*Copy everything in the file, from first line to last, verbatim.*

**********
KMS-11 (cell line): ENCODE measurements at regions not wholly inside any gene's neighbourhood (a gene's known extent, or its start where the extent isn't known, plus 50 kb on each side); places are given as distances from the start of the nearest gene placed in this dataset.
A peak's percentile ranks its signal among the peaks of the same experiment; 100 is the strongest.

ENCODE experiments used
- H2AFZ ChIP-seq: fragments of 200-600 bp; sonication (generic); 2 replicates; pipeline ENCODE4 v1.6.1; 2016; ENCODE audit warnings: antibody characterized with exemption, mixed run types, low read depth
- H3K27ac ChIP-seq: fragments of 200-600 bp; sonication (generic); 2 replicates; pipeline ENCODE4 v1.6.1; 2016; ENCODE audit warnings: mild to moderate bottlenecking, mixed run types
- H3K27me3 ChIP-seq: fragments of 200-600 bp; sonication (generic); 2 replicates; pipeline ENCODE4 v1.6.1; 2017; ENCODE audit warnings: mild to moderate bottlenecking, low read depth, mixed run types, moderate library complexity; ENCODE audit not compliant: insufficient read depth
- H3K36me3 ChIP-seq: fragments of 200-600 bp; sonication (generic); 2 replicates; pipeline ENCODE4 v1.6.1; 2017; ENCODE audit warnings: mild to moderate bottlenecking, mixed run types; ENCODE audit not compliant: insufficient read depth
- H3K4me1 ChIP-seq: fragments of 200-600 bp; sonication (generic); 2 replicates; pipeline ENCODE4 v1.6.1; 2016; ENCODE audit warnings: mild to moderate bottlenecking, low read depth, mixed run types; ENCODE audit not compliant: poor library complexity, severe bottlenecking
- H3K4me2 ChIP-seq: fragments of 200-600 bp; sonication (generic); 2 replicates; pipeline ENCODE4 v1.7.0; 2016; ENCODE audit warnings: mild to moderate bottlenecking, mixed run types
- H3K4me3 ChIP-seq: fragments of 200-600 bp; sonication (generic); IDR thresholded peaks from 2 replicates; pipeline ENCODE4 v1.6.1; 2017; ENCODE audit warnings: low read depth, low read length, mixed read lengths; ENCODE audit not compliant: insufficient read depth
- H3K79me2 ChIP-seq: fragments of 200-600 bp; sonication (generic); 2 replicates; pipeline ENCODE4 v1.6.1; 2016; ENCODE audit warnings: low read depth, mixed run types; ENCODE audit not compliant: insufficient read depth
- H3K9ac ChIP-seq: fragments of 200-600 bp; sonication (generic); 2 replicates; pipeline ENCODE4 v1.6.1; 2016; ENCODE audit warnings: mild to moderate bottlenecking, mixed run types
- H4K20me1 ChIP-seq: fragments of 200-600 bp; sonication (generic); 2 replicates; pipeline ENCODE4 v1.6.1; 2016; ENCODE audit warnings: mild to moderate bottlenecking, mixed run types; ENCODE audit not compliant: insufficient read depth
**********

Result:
KMS-11 (cell line): ENCODE measurements at regions not wholly inside any gene's neighbourhood (a gene's known extent, or its start where the extent isn't known, plus 50 kb on each side); places are given as distances from the start of the nearest gene placed in this dataset.
A peak's percentile ranks its signal among the peaks of the same experiment; 100 is the strongest.

ENCODE experiments used
- H2AFZ ChIP-seq: fragments of 200-600 bp; sonication (generic); 2 replicates; pipeline ENCODE4 v1.6.1; 2016; ENCODE audit warnings: antibody characterized with exemption, mixed run types, low read depth
- H3K27ac ChIP-seq: fragments of 200-600 bp; sonication (generic); 2 replicates; pipeline ENCODE4 v1.6.1; 2016; ENCODE audit warnings: mild to moderate bottlenecking, mixed run types
- H3K27me3 ChIP-seq: fragments of 200-600 bp; sonication (generic); 2 replicates; pipeline ENCODE4 v1.6.1; 2017; ENCODE audit warnings: mild to moderate bottlenecking, low read depth, mixed run types, moderate library complexity; ENCODE audit not compliant: insufficient read depth
- H3K36me3 ChIP-seq: fragments of 200-600 bp; sonication (generic); 2 replicates; pipeline ENCODE4 v1.6.1; 2017; ENCODE audit warnings: mild to moderate bottlenecking, mixed run types; ENCODE audit not compliant: insufficient read depth
- H3K4me1 ChIP-seq: fragments of 200-600 bp; sonication (generic); 2 replicates; pipeline ENCODE4 v1.6.1; 2016; ENCODE audit warnings: mild to moderate bottlenecking, low read depth, mixed run types; ENCODE audit not compliant: poor library complexity, severe bottlenecking
- H3K4me2 ChIP-seq: fragments of 200-600 bp; sonication (generic); 2 replicates; pipeline ENCODE4 v1.7.0; 2016; ENCODE audit warnings: mild to moderate bottlenecking, mixed run types
- H3K4me3 ChIP-seq: fragments of 200-600 bp; sonication (generic); IDR thresholded peaks from 2 replicates; pipeline ENCODE4 v1.6.1; 2017; ENCODE audit warnings: low read depth, low read length, mixed read lengths; ENCODE audit not compliant: insufficient read depth
- H3K79me2 ChIP-seq: fragments of 200-600 bp; sonication (generic); 2 replicates; pipeline ENCODE4 v1.6.1; 2016; ENCODE audit warnings: low read depth, mixed run types; ENCODE audit not compliant: insufficient read depth
- H3K9ac ChIP-seq: fragments of 200-600 bp; sonication (generic); 2 replicates; pipeline ENCODE4 v1.6.1; 2016; ENCODE audit warnings: mild to moderate bottlenecking, mixed run types
- H4K20me1 ChIP-seq: fragments of 200-600 bp; sonication (generic); 2 replicates; pipeline ENCODE4 v1.6.1; 2016; ENCODE audit warnings: mild to moderate bottlenecking, mixed run types; ENCODE audit not compliant: insufficient read depth